Books
Lloyd Sealy Library
John Jay College of Criminal Justice
Lloyd Sealy Library
John Jay College of Criminal Justice

Law Enforcement News 1975 - 2005

The Lloyd Sealy Library received a 2015/16 METRO Digital Conversion Grant  to digitize the full run of Law Enforcement News. John Jay College of Criminal Justice (CUNY) published L.E.N. continuously for 30 years beginning in September 1975. The highly acclaimed newspaper, for and about American policing, ceased publication with its September 2005 issue.

Watch this space as issues become digitially available on the Internet Archive.

1975 - 1979 (Volumes I - V) These issues have now been digitized and can be read on the Internet Archive

1980 - 1989  these issues are just starting to appear on the Internet Archive

1990 - 1999 - text of excerpts and full articles are available for 1996 - 1999

2000 - 2005 -  text of excerpts and full articles are available for 2000-2005

 

The previous LEN Online website was a very early digital project for the Lloyd Sealy Library in which we provide the text of excerpts and full articles for selected issues published in 1996 - 2005.  All issues are also available on microfilm in the library. This journal is also selectively indexed by Criminal Justice Periodicals Index (CJPI - JJay login required).


Law Enforcement News - Fact Sheet

by Marie Simonetti Rosen Publisher of Law Enforcement News

Circulation

Law Enforcement News was continuously published from September 1975 through September 2005 by John Jay College of Criminal Justice. In its 30 years of publication, it produced 636 issues. It had 5,000 paid subscribers. Reader surveys indicated that the newspaper had a pass-along value of four, bringing its readership to approximately 20,000. Law Enforcement News was circulated in all 50 states and 50 foreign countries. It readership comprised 30% law enforcement executives (chiefs/commissioners of police and directors of local, state and federal law enforcement agencies, 30% supervisory personnel (sergeants, lieutenants, captains, etc.), and 30% entry level personnel (police officers, agents, deputy sheriffs, etc). The remaining 10% were criminal justice educators, researchers, reporters, and elected officials. In a study conducted by the National Institute of Justice, LEN came in third among 15 criminal justice publications for being the most widely read. (The top two publications were produced and distributed for free to members of national police professional organizations. The study also showed that LEN was more widely read than The FBI Bulletin.)

Editorial Content & Influence

Law Enforcement News focused on police policy, practice, research, and innovation nationwide. It promoted the sharing of information among law enforcement agencies and the research community. It provided its readers with news, features, and interviews with police chiefs and policy makers. Although the paper published opinion pieces from readers, it did not publish editorials of its own allowing readers to draw their own conclusions. It did not report on crime per se, but it did report on police response to crime. For example, it covered community policing, broken windows, and COMPSTAT in their infancy and continued to report on these trends as they made their way throughout the nation. Still another example was how police changed their response to domestic violence over time. Its coverage of police use of force was ongoing. As editorial content grew, LEN, printed on tabloid size newsprint, produced approximately 70 stories of varying length – from a column inch to several pages – for approximately 20, 000 words in each issue.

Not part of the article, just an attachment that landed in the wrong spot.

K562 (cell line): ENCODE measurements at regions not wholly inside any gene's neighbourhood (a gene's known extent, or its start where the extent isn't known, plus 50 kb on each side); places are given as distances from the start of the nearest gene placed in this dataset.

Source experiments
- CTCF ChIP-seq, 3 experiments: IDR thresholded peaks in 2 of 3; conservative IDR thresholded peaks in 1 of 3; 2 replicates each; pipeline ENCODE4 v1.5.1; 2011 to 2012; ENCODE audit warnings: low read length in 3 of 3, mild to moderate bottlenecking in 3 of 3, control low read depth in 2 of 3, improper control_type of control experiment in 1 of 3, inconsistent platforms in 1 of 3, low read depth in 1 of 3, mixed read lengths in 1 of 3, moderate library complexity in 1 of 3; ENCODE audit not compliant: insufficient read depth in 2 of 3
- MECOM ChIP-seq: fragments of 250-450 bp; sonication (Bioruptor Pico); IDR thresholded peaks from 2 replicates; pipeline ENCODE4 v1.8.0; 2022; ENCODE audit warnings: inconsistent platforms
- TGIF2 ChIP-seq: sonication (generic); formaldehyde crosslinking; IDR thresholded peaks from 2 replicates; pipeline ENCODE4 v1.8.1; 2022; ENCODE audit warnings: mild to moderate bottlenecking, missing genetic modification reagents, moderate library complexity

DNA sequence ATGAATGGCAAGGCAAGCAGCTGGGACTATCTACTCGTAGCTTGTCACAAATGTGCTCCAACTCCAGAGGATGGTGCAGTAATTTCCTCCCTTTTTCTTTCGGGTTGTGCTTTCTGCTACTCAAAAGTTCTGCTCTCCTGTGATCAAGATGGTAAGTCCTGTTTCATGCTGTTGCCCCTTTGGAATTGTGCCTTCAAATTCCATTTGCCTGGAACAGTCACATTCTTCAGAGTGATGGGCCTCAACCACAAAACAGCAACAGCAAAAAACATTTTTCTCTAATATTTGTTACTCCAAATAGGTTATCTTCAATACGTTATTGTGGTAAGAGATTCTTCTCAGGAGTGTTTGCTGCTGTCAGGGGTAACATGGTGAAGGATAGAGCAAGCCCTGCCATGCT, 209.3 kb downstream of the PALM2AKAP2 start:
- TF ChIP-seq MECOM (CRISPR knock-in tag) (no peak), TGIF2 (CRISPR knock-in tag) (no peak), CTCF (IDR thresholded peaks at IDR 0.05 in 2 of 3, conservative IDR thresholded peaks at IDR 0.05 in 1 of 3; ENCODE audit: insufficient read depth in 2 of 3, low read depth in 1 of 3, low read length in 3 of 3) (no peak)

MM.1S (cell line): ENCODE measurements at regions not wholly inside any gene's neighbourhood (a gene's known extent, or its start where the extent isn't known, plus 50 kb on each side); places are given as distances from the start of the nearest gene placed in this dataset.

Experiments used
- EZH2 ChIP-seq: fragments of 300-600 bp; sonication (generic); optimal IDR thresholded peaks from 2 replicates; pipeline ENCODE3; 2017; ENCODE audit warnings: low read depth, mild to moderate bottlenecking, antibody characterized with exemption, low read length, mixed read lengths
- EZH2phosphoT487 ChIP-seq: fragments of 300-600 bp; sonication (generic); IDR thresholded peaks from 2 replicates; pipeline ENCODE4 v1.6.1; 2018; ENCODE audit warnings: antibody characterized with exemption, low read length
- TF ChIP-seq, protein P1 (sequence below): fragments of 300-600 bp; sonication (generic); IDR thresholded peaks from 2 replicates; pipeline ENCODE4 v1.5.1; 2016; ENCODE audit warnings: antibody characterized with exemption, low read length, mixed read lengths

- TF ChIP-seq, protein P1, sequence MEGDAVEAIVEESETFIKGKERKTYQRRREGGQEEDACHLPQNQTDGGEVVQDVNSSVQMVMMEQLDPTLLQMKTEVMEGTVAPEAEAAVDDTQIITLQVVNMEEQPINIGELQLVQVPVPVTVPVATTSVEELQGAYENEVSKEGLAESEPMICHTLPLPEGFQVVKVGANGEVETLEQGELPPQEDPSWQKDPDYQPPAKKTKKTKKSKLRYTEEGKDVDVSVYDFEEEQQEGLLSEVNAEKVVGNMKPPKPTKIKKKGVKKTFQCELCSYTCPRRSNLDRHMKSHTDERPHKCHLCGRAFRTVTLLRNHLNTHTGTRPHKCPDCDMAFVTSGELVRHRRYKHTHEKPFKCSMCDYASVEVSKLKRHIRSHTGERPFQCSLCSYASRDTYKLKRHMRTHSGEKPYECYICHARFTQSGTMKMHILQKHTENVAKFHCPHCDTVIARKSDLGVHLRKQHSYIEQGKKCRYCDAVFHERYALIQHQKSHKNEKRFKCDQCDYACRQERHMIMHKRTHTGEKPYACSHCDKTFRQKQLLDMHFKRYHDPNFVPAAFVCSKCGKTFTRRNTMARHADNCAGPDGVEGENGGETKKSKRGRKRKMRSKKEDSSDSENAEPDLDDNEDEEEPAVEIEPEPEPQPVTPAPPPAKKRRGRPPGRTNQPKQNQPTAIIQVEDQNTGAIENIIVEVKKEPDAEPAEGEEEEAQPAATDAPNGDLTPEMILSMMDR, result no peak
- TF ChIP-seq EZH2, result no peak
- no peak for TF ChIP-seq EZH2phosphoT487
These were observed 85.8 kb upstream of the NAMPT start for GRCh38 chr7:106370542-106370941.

LEN’s influence was felt far and wide. The paper received more than 50 requests annually for reprints primarily for use in criminal justice text books for undergraduates and graduates alike. Numerous criminal justice professors throughout the country used LEN in their classes as a primary source. Its reporting on the possible health hazards to police from using radar guns, which was put into the Congressional Record after OSHA became involved, led to a segment on “60 Minutes”. An award-winning series on policing in Indian country helped shape a number of Justice Department initiatives regarding tribal lands during the Clinton Administration. LEN received another award for its coverage concerning the impact of 9/11 on local law enforcement. The newspaper was even mentioned in Thomas Harris’s best-selling novel “The Silence of the Lambs”.  Chuck Wexler, Director of the Police Executive Research Forum -- one of the country’s leading police organizations – said of the paper’s passing, “LEN stood out as a singularly reliable place to get in-depth stories about our world. No other publication matched its balanced, comprehensive and professional reporting, and it remains to be seen whether another will.” (Subject to Debate: A Newsletter of the Police Executive Research Forum, Vol.19, No. 11, November 2005)


Books and Articles about Law Enforcement News

Balton, Michael (1978) European policing: the Law enforcement news interviews. New York: Published for the Criminal Justice Center, John Jay College of Criminal Justice, by the John Jay Press, c1978. Stacks - HV 8194 .A2 E9

Rosen, Marie Simonetti. (2005)  Law Enforcement News: 15 Years in Review (1989–2003). Appendix 1 in Vol. 2 of Encyclopedia of Law Enforcement.  Larry E. Sullivan, et al. (Eds.) Federal. Thousand Oaks, CA: SAGE Reference. [available with JJay or CUNY log-in via Gale Virtual Reference Library.]